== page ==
How do I redefine who I am? Who will help me? Where do I find the motivation?
These are all questions I asked myself a few years ago.
I had an established corporate career, married, mother of an 11-year-old, I felt I added value and really could see the difference I made. I was raised in a loving close-knit family with strong values. And although my sister, mom and dad passed away, I have always used those experiences to help others, especially in my coaching practice.
I had a nicely arranged list of self-assured criteria, things that made me successful, worthy and feel accomplished and valuable. I consider myself a strong individual, with a continuous underlying positive attitude, regardless of what life throws my way and the ability to always bounce back.
I am an accomplished career and talent manager and coach, with more than 20 years’ experience analysing behaviour - what makes people do what they do, what makes them happy in a work environment and understanding company cultures. I have placed and facilitated 100’s of careers.
I have written and published an e-book (“Know Your Worth” (coach-sa.co.za)) in human behaviour that aligns with any psychometric testing out there BUT still I felt that this was not enough. They call it the “imposter” syndrome - so they say.
And yes – it’s real.
Then things changed.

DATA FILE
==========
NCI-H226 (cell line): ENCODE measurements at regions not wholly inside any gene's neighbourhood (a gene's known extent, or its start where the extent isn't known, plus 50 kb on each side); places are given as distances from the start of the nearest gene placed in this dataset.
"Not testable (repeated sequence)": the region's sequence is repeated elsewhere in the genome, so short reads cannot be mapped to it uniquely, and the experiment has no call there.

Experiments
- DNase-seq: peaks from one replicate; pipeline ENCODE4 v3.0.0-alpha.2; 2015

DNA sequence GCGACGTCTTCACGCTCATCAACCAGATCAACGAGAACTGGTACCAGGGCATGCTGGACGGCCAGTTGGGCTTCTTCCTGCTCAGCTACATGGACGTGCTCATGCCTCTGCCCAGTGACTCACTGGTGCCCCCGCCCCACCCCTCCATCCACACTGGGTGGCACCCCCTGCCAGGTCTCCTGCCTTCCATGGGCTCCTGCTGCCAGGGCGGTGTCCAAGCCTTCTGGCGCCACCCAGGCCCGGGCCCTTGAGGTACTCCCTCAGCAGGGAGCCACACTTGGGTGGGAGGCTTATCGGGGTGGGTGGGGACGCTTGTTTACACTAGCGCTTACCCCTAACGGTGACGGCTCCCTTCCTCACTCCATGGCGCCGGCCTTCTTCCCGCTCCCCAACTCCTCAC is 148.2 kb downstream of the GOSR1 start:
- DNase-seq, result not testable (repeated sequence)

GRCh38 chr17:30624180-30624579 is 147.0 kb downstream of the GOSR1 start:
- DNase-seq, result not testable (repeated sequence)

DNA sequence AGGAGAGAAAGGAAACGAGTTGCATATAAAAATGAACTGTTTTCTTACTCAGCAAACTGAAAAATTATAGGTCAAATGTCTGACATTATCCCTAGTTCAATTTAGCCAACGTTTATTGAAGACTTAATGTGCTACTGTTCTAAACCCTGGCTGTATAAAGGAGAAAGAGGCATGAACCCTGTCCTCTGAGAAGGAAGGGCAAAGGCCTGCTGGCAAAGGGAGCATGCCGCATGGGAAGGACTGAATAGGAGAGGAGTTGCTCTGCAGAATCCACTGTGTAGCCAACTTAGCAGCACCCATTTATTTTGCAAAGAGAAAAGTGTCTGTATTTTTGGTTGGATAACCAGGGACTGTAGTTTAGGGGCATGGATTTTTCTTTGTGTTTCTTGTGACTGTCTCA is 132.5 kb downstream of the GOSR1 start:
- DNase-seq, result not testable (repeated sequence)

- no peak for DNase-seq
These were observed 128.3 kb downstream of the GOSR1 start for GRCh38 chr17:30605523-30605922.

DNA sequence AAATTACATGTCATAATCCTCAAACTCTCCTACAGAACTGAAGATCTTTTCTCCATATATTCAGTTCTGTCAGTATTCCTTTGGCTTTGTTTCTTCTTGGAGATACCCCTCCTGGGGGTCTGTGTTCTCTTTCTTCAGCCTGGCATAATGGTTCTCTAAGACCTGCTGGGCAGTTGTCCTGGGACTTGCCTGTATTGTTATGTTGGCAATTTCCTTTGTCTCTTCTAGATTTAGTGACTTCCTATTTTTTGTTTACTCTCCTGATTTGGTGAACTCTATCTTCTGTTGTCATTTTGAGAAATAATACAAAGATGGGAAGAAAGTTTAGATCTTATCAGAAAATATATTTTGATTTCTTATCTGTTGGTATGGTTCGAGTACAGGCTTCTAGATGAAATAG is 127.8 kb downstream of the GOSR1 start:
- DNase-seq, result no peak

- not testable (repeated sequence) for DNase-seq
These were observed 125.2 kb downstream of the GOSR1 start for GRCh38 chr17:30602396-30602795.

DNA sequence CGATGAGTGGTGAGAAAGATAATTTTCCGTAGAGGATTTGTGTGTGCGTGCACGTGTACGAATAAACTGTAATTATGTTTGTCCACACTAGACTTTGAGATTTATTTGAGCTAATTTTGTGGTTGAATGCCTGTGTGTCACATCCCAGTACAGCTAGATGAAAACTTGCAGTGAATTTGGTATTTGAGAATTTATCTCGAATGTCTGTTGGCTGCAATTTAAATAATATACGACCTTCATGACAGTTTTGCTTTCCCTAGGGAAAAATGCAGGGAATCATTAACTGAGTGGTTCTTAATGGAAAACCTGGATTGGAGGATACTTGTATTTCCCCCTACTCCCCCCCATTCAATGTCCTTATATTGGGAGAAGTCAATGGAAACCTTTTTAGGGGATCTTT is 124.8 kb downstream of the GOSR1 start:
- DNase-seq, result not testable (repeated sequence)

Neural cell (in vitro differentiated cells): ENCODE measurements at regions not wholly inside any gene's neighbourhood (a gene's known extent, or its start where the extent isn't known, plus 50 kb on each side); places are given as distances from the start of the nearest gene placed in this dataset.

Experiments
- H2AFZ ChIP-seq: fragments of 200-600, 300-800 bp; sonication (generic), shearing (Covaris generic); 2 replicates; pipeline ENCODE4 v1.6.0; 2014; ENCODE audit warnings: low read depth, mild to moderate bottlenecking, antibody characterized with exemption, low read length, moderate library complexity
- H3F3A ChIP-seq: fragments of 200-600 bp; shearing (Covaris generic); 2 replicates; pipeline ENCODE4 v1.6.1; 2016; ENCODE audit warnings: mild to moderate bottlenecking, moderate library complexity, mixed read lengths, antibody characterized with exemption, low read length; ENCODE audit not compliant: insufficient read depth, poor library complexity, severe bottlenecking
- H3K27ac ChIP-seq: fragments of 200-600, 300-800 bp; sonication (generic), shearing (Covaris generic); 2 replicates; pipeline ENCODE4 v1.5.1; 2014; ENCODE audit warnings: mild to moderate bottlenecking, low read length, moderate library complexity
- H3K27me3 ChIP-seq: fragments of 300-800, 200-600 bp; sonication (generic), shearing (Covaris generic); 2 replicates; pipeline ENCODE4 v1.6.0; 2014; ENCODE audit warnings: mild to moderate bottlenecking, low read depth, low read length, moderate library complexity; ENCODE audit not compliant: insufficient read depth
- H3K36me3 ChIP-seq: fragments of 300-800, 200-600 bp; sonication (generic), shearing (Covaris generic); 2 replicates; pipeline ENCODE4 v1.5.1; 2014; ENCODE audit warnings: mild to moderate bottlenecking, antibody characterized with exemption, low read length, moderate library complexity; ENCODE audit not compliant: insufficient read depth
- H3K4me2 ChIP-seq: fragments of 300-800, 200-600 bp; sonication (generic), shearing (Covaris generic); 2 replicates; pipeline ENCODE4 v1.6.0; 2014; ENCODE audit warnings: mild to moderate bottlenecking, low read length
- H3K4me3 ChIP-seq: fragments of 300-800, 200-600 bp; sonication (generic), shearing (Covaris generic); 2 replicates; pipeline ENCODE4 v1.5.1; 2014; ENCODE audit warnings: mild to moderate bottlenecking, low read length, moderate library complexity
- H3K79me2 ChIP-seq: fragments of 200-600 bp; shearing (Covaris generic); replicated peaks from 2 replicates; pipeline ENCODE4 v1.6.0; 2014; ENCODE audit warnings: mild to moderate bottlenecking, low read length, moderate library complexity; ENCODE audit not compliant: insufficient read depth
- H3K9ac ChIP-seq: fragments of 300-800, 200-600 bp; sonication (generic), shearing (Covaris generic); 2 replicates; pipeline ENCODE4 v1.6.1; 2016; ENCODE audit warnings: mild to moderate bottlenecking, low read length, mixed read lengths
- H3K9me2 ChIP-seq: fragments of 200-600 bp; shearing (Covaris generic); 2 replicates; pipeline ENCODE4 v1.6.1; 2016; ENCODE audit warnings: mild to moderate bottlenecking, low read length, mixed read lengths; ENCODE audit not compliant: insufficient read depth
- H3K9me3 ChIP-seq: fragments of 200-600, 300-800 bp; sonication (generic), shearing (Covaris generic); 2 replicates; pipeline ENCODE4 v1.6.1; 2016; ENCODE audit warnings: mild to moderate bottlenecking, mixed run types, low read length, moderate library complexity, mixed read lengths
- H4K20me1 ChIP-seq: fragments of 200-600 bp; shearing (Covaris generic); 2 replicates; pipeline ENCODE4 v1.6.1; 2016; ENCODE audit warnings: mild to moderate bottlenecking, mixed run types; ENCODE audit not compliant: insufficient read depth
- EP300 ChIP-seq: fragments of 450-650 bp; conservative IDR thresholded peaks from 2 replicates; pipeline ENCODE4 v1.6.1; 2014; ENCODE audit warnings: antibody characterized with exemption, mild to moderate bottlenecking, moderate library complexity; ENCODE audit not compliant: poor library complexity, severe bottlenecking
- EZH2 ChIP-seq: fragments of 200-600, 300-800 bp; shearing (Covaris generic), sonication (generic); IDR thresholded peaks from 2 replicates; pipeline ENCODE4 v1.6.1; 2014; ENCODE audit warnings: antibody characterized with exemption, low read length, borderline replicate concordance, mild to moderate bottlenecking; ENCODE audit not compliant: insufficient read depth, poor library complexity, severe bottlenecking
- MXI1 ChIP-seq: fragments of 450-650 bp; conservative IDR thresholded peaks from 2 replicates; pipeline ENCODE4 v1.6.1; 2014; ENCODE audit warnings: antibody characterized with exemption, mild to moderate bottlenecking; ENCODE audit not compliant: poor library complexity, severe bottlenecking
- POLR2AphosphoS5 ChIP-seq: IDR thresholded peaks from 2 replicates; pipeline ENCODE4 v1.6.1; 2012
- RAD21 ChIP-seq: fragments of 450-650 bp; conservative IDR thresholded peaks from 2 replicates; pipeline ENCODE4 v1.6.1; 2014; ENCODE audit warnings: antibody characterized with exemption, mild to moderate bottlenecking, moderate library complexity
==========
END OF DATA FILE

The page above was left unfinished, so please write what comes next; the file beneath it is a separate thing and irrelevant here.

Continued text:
I was retrenched and certainly did not deal with it the way I would have advised …. The retrenchment came as a huge shock, even though it wasn’t my first time, as I really loved what I did and believed I made a difference. So, the impact was magnified. I thought this was the worst thing that could happen.
Going through this experience was emotionally draining and intellectually challenging. Understanding how things works emotionally doesn’t cover actually experiencing it. Experiencing the actual emotions was a different story.
I persevered and started my own coaching practice, taking it day by day, whilst applying for new permanent positions. This proved to be a real challenge: ‘too experienced’ not qualified enough’ ‘wrong industry’ and, and, and…
Then, in January 2016, I found my husband’s lifeless body in his office - a shooting incident that altered my life. (case still open).
I still didn’t have a permanent job, but I stopped coaching. I stopped doing a lot of things. I don’t believe you can coach when you are not healthy. The challenges were endless.
I had to redefine who I am, what’s important to me, how to survive emotionally and financially and find a way to move forward. This journey made me second guess every aspect of my life and through the process I lost a lot of friends too.
I then decided to relocate from Gauteng to Cape Town, without any specific plan in mind, except change, knowing that nothing will be the same. With intent.
Since the move and with time I have been able to sort out my own demons, get healthier and continue my coaching practice.
So, I survived retrenchment, death, moving to a different province and changes in my personal life – all marked as traumatic life changes, and decided to share my story. Finding your way back is challenging but achievable with the right support.
Every day is still a challenge. The only way forward is to balance what we think intellectually and what we feel emotionally. Understanding does not mean accepting. Accepting takes time plus understanding.
As a career and life coach this has enabled me, on an even deeper level than before, to help transform other people’s lives. The personal cost, very high yes, but has given me the best qualification of all – true life experience that you will find in no degree or any textbook.
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